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Warren: ‘I’ll give people a voice’

  • Elmore Warren (Photograph by Akil Simmons)

Independent candidate Elmore Warren has reached out for the support of the public, pledging to work for the people rather than a party.

In a press conference overlooking Pembroke Marsh, Mr Warren said he wanted to give the public a voice in the House of Assembly and bring the community together to tackle issues in Constituency 21.

He said that party politics had failed to produce results in the area, noting several areas ripe for improvements.

“The bathrooms have been fixed two times in ten years,” he said. “It’s a mess over there. If you look behind me, there are two containers. The day before yesterday, there was one container. One container has been there for years and no one is saying anything.

“There are broken fences and no one is saying anything. The bathrooms are a complete atrocity. How can there be an MP saying they are walking the area and these things are allowed to take place?”

Mr Warren, the owner and operator of Fresh TV, is set to go toe-to-toe against the incumbent Rolfe Commission, representing the Progressive Labour Party, and OBA candidate Rodney Smith, on July 18 in what has historically been a strong PLP seat.

While independent candidates have historically faced an uphill battle, he said there was room for change in the constituency if the electorate want it.

“Just under 500 people didn’t vote in the last election, but the electorate gave the party the seat by 385 odd votes,” he said. “There are still 500 votes out there without touching that if the people decided for change.”

Mr Warren said that one key element of his platform was that if elected, he would empower voters to recall him if they were not pleased with his performance.

“This is power. This is accountability,” he said. “I am not in this to be a lifer, I am here to set a new standard. A new standard for accountability and representation.”

He also said that he would put ten per cent of his salary as an MP towards building a committee structure to ensure that voters can be involved in coalitions across the constituency to tackle issues.

Noting that the constituency stretches from Front Street to the former Pembroke Dump, he said that there was a major economic disparity in the area, arguing that if all groups come around the table, mutually beneficial solutions can be found.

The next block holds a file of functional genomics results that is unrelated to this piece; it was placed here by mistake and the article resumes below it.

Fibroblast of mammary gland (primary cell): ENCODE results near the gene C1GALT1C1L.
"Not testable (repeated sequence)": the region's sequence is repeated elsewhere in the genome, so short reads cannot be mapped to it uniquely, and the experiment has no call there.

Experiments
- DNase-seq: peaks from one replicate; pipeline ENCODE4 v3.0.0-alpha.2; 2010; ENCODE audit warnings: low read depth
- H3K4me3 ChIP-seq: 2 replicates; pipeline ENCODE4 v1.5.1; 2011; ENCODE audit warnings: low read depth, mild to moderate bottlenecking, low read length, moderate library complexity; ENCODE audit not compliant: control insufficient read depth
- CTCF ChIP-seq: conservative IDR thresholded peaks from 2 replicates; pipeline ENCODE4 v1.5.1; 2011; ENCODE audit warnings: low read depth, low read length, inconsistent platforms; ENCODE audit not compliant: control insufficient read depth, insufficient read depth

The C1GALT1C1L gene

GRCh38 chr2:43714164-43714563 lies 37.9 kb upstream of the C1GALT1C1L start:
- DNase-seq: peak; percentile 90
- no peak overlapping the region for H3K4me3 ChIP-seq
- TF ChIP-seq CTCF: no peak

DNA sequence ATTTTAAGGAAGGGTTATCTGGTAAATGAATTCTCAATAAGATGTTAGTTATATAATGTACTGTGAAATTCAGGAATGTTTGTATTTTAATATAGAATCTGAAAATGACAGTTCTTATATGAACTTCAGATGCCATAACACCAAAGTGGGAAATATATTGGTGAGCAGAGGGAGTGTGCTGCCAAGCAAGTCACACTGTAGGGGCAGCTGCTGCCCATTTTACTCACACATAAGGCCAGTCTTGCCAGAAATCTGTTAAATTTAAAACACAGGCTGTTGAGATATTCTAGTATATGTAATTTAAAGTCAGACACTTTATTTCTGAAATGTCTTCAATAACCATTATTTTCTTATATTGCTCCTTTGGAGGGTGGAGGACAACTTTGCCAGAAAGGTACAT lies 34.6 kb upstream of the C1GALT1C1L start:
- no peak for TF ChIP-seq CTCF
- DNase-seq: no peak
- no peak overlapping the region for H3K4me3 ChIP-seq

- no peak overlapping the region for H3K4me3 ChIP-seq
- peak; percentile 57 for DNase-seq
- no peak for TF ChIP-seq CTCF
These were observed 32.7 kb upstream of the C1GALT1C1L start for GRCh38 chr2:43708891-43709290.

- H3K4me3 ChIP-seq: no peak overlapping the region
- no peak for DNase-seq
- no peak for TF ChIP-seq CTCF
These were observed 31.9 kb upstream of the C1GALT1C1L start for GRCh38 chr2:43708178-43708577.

“We can talk about major issues that are out there in the community and have understanding,” he said. “Understanding is the key.

“There is intellectual property, there is wealth, but at the same time the perception there is a part of Bermuda that is burdening the working people or the high class or the pensioners. There is this difference of opinion is what is important.”

Giving an example, he said if a group of people in the north side of the constituency found work, the tax burden would be lightened for all, and less will be needed for financial assistance and insurance.

On more national issues, he said more needs to be done to reduce the price of healthy foods. Mr Warren said that while the Government had been reluctant to regulate the cost of groceries, it had passed rules limiting the cost of diagnostic tests, which he described as hypocrisy.

And he said that Government needed to “get out of the way of progress”, allowing entrepreneurs greater leeway to empower themselves.

“If an entrepreneur decides to pop up a tent in town and start making money, you are going to have someone come and ask about their licences and their permission,” he said. “Well, the containers don’t have permission, the [abandoned] cars don’t have permission and the trash doesn’t have permission, but it’s being allowed to stay.

“Is that right? No, so we’re going to chase innovation and progress and get someone off of social insurance.”

Mr Warren invited residents to talk to him at the Happy Valley Child Care Centre on Sunday, where he pledged to answer any questions they might have.

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